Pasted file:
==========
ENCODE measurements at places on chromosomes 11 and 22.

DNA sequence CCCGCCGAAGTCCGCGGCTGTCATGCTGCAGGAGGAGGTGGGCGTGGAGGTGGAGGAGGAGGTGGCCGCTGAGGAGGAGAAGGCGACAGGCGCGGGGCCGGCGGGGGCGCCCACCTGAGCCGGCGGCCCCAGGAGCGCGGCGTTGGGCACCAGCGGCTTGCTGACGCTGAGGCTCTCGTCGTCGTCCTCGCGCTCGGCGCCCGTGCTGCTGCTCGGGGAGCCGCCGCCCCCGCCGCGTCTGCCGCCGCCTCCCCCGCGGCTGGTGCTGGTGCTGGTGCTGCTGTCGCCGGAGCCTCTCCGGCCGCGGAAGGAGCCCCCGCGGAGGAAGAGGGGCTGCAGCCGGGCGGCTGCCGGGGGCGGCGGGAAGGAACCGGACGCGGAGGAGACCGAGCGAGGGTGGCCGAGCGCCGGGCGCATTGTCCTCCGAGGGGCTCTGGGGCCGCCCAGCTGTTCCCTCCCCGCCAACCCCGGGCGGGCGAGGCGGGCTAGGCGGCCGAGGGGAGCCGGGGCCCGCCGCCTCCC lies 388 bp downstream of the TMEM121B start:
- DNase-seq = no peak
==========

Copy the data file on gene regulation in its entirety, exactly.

ENCODE measurements at places on chromosomes 11 and 22.

DNA sequence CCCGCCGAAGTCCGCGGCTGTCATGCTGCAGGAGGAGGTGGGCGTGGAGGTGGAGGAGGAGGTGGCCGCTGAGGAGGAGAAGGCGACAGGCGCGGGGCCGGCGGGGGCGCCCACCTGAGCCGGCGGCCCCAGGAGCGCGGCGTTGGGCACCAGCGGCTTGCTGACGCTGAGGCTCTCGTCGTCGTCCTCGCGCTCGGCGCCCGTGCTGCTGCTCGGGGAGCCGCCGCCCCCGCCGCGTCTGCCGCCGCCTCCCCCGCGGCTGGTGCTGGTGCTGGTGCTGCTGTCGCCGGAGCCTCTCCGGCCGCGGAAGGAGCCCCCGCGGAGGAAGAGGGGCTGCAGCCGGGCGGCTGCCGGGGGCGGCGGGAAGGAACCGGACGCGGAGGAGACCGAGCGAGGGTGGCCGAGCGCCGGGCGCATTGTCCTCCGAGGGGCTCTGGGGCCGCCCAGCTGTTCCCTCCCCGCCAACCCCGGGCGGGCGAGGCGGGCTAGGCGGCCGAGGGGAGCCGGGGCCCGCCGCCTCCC lies 388 bp downstream of the TMEM121B start:
- DNase-seq = no peak